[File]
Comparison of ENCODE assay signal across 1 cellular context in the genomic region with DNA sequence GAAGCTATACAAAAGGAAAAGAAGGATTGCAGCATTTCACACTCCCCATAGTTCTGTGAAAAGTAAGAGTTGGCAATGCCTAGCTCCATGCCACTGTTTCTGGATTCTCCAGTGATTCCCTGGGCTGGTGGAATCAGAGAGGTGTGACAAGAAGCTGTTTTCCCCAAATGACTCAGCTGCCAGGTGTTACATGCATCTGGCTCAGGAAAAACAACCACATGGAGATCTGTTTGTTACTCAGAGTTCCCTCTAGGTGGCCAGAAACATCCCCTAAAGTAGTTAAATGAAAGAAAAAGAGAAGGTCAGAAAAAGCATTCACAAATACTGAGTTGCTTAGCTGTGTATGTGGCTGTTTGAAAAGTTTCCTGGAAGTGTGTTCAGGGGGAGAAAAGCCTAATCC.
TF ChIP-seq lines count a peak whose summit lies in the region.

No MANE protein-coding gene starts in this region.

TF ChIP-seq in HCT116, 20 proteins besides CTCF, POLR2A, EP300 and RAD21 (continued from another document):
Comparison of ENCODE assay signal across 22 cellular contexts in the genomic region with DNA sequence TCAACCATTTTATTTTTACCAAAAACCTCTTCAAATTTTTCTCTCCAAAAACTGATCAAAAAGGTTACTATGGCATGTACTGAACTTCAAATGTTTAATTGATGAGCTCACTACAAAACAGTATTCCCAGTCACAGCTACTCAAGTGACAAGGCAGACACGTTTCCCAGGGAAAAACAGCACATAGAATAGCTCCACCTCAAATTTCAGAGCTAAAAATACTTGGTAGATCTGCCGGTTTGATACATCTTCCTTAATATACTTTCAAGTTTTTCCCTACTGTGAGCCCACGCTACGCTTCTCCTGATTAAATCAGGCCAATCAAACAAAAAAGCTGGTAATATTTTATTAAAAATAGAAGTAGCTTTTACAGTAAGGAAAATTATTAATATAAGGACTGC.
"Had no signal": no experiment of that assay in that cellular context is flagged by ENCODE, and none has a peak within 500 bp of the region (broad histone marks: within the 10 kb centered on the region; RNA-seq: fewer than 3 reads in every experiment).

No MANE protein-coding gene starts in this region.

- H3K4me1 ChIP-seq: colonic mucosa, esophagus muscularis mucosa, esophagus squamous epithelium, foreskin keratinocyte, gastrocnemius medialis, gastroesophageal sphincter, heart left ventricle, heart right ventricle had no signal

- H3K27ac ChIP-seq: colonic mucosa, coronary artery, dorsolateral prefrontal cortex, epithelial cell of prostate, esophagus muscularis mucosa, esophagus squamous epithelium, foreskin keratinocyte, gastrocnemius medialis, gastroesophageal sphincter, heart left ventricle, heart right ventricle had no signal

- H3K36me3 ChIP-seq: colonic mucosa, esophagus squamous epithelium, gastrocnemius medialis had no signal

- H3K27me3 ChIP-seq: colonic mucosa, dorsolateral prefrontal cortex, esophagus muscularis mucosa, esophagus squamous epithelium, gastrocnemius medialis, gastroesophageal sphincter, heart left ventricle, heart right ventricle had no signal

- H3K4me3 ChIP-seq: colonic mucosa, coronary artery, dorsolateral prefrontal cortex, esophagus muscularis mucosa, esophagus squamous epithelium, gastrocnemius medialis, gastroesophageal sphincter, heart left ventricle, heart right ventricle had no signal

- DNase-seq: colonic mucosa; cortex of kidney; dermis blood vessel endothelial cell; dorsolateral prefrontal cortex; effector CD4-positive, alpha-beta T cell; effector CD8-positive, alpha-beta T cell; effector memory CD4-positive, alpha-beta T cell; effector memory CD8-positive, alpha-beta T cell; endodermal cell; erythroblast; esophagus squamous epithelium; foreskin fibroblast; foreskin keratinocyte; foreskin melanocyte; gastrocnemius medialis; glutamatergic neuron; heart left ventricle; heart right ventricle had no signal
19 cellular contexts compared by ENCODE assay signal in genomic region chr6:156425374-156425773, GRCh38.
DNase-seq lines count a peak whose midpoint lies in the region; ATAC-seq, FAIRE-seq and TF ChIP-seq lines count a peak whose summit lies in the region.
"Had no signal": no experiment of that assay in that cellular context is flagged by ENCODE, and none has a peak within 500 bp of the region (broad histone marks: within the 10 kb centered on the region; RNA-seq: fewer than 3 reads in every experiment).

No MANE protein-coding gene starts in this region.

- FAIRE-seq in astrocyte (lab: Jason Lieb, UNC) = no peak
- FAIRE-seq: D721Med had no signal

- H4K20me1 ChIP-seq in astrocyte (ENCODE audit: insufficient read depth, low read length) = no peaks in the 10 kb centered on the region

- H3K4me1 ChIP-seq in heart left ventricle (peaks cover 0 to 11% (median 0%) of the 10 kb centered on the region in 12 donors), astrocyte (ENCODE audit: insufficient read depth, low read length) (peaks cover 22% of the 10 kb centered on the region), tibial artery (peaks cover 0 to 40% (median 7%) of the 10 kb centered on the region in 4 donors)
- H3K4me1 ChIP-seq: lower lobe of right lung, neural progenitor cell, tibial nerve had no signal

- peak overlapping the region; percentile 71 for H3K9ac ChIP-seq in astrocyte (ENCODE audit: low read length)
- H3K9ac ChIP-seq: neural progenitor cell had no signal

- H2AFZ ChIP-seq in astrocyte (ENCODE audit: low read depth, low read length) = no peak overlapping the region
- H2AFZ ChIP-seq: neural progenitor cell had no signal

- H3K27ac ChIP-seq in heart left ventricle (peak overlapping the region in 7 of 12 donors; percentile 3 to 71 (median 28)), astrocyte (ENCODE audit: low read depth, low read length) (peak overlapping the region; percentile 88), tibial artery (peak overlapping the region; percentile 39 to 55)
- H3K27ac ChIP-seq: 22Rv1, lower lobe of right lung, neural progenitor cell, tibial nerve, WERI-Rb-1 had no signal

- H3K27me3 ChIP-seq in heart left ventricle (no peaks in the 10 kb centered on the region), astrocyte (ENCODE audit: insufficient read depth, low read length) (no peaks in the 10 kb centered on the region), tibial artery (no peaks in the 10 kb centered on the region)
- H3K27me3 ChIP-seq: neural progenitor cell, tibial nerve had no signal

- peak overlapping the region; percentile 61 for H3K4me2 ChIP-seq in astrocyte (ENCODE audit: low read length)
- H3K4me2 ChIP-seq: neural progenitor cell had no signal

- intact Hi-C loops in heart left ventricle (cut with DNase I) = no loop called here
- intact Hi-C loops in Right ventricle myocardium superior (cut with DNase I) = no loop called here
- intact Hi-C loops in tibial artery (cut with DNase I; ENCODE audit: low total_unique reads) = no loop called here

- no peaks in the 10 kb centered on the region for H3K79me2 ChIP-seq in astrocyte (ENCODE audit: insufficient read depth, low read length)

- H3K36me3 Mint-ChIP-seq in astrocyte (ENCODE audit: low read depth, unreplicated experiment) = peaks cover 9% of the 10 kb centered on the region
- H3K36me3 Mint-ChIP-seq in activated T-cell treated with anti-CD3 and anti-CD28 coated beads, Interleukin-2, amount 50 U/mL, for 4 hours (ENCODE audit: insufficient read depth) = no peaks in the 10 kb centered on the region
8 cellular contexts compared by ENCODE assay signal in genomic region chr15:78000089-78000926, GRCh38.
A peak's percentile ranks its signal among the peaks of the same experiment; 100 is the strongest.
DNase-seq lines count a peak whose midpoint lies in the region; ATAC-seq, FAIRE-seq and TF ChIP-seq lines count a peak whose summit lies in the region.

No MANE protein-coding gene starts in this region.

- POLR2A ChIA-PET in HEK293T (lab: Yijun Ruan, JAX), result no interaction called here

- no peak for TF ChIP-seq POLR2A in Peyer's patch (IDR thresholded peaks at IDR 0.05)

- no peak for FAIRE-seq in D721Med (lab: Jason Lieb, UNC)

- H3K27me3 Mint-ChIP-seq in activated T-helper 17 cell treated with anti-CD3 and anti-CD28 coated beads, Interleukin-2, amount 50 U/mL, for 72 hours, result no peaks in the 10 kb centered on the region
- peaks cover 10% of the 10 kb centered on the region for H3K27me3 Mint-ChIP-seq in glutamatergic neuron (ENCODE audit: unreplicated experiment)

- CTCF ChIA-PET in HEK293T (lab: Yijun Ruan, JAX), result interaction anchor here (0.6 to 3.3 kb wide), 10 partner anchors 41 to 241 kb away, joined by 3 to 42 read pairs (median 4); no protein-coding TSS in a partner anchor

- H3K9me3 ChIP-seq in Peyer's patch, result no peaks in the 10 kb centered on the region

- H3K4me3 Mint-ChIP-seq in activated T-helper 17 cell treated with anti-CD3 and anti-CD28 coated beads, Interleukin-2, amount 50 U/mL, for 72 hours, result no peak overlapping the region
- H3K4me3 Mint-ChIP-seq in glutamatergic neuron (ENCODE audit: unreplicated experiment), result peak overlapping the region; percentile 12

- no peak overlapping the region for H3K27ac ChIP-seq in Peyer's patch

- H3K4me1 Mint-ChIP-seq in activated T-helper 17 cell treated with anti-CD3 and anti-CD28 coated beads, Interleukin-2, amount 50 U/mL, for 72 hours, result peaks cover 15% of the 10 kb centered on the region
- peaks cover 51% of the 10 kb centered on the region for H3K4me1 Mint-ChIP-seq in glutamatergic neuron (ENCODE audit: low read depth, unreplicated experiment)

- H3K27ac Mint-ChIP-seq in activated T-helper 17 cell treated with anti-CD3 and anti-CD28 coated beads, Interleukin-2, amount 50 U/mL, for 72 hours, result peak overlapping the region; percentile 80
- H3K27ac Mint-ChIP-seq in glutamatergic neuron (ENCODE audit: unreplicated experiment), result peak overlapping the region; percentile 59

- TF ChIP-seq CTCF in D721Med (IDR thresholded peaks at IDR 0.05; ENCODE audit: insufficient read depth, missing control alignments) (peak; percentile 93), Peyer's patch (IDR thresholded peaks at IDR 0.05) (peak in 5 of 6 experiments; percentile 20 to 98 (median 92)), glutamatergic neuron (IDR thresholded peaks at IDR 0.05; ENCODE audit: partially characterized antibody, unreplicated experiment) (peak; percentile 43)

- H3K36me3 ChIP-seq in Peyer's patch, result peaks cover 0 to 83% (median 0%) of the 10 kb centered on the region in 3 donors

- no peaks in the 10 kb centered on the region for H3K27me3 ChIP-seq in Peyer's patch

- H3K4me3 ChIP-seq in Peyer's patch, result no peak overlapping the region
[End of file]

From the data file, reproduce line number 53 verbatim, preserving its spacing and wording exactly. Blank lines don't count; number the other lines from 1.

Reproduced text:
- H3K4me1 Mint-ChIP-seq in activated T-helper 17 cell treated with anti-CD3 and anti-CD28 coated beads, Interleukin-2, amount 50 U/mL, for 72 hours, result peaks cover 15% of the 10 kb centered on the region